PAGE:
Maybe it’s time for repentance

January 16, 2021


*I took a few weeks off from writing my column at the beginning of 2021 to catch my breath and had actually planned to be out another week, yet with the newly added chaos in our country, I felt the need to write this opinion piece. Like many of you, I just don’t know what to think about the world lately. It’s coming at us from all sides and everyone feels helpless. — thanks for hanging in there. I’ll be back to lighthearted distractions next week — let’s hope.

Maybe it’s time for repentance

“Go say you’re sorry. Nothing will change until you apologize.” That’s what we heard as children, and perhaps it’s a lesson we need to revisit as we move into 2021. 

We’ve spent the last year seeking solutions to terrible problems, but so far, no vaccine, politician, or celebrity has made a difference. 

Prayers begging for help have been plentiful. “Help us, God.” “Have mercy on us.” “Help – help – help!” Yet we haven’t given much attention to the possibility of saying, “God, we’ve been wrong. Forgive us.” 

Wrong? Me? For what?  I wear my mask and vote for “good people.” I don’t destroy public property or burn private businesses. I never shot anyone, and I sent school supplies to the teachers and flashed my headlights for nurses in the hospital parking lot.” I even put a sign in my yard that said, “peace,” therefore, I’m good. I’ve done nothing wrong. 

The problem is, liberal or conservative, old, young, rich or poor — everyone thinks they’re “good.” 

“Repent” is a harsh word, stirring images of an angry red-faced man banging the pulpit with one fist and pointing at us with his other hand while screaming, “Repent!” But actually, the act of repenting is a gentle, fatherly way of saying, “turn around my child.  Avoid trouble and go the other way.”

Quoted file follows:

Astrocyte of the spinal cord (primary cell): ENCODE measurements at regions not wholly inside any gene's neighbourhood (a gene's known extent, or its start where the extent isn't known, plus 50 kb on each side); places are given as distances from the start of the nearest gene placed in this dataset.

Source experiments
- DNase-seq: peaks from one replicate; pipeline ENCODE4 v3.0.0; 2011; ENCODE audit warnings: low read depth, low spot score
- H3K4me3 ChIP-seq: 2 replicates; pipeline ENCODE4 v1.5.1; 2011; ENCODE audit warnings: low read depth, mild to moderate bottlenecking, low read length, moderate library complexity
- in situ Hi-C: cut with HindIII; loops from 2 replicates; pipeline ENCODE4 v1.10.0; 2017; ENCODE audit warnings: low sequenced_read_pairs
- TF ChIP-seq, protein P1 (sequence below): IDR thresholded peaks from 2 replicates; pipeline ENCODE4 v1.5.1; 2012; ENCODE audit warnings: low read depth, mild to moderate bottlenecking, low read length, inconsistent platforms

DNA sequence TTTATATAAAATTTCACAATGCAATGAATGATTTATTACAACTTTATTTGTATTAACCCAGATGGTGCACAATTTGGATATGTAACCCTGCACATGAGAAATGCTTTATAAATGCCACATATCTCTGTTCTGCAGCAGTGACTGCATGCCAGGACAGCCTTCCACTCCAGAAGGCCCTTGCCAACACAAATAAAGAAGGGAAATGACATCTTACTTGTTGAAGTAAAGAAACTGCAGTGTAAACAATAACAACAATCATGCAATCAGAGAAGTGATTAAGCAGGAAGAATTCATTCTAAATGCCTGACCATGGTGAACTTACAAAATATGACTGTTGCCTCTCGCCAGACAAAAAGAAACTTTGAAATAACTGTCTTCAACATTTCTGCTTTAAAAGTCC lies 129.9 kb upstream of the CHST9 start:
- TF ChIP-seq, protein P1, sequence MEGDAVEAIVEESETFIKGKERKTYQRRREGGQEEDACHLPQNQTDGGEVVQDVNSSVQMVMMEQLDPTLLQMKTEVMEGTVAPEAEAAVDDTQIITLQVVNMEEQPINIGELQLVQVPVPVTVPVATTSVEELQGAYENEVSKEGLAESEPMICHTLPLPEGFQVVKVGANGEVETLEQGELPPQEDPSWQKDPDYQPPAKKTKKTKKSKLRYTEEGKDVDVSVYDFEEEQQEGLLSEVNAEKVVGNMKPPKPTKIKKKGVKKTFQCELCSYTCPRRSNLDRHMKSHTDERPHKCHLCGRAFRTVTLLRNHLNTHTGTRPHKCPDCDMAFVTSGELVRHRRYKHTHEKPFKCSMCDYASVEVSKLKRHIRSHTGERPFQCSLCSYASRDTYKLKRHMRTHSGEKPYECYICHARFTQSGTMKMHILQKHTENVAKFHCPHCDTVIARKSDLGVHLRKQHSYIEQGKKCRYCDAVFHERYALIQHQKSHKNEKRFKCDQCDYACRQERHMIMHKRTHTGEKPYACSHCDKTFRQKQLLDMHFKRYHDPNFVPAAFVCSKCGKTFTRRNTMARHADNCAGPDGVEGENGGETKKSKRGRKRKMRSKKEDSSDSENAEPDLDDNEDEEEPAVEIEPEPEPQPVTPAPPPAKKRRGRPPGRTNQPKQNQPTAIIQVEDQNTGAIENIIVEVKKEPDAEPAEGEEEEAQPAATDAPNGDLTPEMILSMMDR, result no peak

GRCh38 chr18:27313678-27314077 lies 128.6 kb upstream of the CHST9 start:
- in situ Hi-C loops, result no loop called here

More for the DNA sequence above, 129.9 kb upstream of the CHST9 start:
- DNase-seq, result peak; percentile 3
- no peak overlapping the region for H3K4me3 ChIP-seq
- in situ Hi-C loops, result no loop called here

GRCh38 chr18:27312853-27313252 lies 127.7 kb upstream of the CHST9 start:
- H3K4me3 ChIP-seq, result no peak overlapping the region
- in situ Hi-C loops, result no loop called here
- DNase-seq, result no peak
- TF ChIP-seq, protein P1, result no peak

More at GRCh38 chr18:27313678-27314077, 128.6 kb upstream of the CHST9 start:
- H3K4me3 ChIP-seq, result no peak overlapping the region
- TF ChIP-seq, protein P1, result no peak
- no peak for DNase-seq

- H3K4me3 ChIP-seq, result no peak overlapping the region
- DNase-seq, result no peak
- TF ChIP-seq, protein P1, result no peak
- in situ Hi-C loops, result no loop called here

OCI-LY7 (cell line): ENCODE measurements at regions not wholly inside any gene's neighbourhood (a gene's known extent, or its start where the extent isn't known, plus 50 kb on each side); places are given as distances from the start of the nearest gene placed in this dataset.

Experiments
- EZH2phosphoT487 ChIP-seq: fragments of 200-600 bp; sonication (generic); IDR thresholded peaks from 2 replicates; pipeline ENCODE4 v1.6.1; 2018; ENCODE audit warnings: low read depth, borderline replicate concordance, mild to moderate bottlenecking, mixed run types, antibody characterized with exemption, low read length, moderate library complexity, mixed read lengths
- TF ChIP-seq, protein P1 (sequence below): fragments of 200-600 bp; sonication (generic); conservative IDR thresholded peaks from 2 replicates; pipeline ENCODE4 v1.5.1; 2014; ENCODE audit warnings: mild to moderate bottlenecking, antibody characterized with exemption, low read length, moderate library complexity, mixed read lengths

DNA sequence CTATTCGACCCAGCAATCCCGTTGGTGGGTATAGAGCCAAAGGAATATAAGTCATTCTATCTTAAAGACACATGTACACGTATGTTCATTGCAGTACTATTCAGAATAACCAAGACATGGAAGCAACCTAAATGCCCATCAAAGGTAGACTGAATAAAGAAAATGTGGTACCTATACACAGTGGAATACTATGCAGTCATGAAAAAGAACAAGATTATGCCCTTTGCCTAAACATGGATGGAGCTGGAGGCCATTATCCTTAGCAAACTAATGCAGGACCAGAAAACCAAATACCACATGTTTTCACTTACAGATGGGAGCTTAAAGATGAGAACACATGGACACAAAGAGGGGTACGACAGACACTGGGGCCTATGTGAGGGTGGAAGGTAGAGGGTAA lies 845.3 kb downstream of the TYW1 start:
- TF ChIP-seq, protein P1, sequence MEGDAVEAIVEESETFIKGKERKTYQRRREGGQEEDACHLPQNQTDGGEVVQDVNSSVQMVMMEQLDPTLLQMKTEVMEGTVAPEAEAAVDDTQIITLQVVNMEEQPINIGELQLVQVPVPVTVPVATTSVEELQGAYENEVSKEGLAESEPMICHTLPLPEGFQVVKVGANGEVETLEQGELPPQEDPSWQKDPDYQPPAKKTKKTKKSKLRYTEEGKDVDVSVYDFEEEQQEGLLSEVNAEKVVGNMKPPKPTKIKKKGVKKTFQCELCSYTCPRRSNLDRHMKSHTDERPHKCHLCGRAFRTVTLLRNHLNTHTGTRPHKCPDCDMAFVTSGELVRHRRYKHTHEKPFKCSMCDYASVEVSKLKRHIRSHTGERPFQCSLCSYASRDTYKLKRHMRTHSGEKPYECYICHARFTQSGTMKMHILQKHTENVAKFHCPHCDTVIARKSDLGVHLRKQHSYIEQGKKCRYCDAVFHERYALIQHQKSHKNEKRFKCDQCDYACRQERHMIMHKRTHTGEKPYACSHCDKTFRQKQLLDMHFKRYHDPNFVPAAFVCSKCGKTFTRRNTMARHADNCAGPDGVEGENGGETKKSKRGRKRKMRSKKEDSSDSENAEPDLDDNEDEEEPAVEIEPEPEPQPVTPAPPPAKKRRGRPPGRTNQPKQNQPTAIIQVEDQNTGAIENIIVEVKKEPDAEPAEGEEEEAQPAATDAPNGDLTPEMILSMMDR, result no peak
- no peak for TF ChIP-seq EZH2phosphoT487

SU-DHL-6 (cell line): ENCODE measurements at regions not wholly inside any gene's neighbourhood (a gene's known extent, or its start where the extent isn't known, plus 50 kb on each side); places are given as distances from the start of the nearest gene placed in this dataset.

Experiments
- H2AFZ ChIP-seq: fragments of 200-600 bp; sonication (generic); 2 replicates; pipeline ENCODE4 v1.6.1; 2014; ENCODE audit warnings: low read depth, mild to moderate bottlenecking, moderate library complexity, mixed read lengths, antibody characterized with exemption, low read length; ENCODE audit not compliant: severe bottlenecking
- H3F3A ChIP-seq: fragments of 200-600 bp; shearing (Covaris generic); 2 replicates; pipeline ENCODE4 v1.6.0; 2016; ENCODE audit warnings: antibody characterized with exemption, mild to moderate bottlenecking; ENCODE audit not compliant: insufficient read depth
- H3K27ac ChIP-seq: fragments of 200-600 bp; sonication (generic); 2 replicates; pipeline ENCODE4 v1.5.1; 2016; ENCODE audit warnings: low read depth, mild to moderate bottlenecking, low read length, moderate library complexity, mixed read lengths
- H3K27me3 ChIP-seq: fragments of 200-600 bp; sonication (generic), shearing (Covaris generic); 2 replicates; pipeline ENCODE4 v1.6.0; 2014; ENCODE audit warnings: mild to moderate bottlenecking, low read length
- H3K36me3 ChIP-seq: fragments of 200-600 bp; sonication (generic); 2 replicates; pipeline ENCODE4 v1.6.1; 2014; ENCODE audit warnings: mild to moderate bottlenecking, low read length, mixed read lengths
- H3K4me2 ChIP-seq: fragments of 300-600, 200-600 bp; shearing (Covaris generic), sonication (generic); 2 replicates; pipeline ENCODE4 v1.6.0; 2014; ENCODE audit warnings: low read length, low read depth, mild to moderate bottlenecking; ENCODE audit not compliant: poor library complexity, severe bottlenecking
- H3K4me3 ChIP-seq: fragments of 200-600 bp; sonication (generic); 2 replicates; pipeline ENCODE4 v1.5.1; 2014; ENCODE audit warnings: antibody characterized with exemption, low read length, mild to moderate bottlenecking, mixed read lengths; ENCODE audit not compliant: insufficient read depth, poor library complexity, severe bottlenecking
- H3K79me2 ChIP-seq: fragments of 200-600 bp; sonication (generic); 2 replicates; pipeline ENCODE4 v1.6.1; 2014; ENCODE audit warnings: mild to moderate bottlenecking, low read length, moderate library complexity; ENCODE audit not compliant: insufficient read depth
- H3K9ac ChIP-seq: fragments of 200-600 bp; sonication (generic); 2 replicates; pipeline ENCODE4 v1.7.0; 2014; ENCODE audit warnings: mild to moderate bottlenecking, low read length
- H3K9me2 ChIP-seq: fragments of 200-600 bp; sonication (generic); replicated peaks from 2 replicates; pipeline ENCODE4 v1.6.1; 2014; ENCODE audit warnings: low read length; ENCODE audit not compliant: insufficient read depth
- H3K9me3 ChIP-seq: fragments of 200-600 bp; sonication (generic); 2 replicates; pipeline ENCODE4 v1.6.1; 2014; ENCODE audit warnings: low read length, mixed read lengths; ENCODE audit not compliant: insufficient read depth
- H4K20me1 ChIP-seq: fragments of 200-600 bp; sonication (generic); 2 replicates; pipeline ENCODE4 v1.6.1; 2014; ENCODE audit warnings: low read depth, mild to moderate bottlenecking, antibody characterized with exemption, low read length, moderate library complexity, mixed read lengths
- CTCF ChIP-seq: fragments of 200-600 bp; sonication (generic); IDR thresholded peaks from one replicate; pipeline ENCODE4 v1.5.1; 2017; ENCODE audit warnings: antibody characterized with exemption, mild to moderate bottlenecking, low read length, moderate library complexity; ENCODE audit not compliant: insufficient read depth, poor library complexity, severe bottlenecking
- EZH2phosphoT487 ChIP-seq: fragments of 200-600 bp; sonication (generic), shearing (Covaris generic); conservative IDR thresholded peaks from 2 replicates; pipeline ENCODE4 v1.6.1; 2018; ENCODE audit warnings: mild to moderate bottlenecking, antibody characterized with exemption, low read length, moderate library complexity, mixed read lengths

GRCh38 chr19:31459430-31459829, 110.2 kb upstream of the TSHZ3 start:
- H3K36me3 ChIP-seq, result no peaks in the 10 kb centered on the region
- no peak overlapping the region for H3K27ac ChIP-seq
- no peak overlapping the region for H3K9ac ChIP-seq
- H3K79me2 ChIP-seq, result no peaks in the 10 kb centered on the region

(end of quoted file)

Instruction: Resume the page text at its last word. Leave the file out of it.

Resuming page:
Maybe Godly Americans from all walks of life need to ask God to forgive them for going along with the crowd and forgetting that we’re chosen and set apart.  We haven’t been a good example to others and have stayed silent as society deteriorated and crumbled into a mess.

When prayer was banned from public places, we shook our heads but didn’t want to get involved. We sat lazily by and allowed worldly TV and video games to entertain and educate our children. Bibles, once the centerpiece of the home, were moved to a dusty shelf. Taking our children to church became something only our grandparents did because we live in a fast-paced world where work, sports and vacations took precedence. 

When the teenager down the street became pregnant, we didn’t offer help, but were quick to pick up the phone and gossip. We ignored the widows and orphans because we were busy, and suddenly, we no longer looked or acted differently than anyone else. We owe God an apology for blending in, instead of standing apart. 

We shake our heads at the bad behavior of people we see in the news yet perhaps it’s the so-called Godly people who’ve let America down. 

We’re held to a higher standard and should know better. We’re supposed to bring light to a dark world and hope to the hopeless.  Although we present a good face when it comes to wearing an “I voted” sticker or donating blood — have we boldly voiced our concern when our schools, government and sadly, even our churches were making ungodly decisions?

Without banging his fist or shaking his finger, my pastor gently reminds me that I can do better. I leave church inspired and challenged, and maybe that’s what Americans of all political sides need to hear right now . . . we can do better, and maybe it should begin with the uncomfortable, yet necessary act of repentance.  

This story first appeared in Advance Publication Newspapers.

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